What is felting anyway?

Felt has been used for thousands of years in Europe, Asia and Africa. Nomadic people made tents or yurts out of felt to protect themselves from the weather. Romans used felt for vests, and felt was used in many countries for boots, hats, and blankets.

Some wools felt more quickly that others. Alkaline soap and warm water are used to open up the scales that will intertwine with others to form felt. Felt is usually made by laying fibres in at least three layers, each layer at a right angle to the previous one. Soapy water, agitation and rubbing will interlock the layers and shrink the fibre to become felt. An old-fashioned scrub board is often used in this process.

Most llama and alpaca fibre felts satisfactorily although the guard hairs do not generally felt. These can be left in for effect or pulled out by hand later.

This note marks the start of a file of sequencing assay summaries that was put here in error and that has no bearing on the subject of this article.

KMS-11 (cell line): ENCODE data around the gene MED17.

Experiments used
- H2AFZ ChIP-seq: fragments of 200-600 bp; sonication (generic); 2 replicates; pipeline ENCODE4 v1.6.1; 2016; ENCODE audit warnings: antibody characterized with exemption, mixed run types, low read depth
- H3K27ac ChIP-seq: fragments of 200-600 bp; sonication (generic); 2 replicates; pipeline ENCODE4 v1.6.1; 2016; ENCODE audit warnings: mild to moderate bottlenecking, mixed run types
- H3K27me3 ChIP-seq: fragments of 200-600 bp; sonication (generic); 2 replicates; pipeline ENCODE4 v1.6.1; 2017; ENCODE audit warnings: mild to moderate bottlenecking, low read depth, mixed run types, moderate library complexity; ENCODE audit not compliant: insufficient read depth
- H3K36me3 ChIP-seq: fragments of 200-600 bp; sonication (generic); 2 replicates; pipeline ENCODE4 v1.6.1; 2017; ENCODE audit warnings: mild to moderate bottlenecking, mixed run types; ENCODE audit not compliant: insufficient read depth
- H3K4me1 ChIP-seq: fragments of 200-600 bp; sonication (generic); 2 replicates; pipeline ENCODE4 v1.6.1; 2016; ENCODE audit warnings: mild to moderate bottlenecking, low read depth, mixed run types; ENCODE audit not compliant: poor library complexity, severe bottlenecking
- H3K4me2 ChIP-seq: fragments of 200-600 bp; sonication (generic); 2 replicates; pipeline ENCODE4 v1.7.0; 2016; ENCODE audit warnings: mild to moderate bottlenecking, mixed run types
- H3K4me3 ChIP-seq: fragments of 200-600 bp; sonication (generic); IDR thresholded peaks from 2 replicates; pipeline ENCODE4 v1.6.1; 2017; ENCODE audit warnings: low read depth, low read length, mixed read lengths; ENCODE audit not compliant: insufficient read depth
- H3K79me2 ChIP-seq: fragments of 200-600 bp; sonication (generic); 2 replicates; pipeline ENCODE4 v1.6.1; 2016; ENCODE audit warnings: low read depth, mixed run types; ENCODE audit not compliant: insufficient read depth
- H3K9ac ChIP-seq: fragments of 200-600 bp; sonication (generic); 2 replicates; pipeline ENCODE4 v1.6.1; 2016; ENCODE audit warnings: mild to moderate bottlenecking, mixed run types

Many people have at one time or another accidentally felted a favourite sweater or wool hat by washing them in a washing machine. This is basically the same process, hot water, soap, and agitation.

Below are some photos of a few felting projects.

Two pairs of mittens felted out of llama fibre by Rose-Ann Lewis and Jane Pinkerton.

Our grandson Graham loves his felted bunny, made by his grandmother.

Felted purse made by Margaret Lister.

Elfrida Lambert working on a felted wall hanging with a “killer whale” motif.

Janet Boyhan is very talented and lately has been creating fantastic animal heads out of felted fibre.

Felted elephant by Janet Boyhan.

Tom Boyhan shows off the magnificent muskox that Janet made recently.

Knitting kits for hats and scarves for sale

Knitting pictures and baby llama patterns

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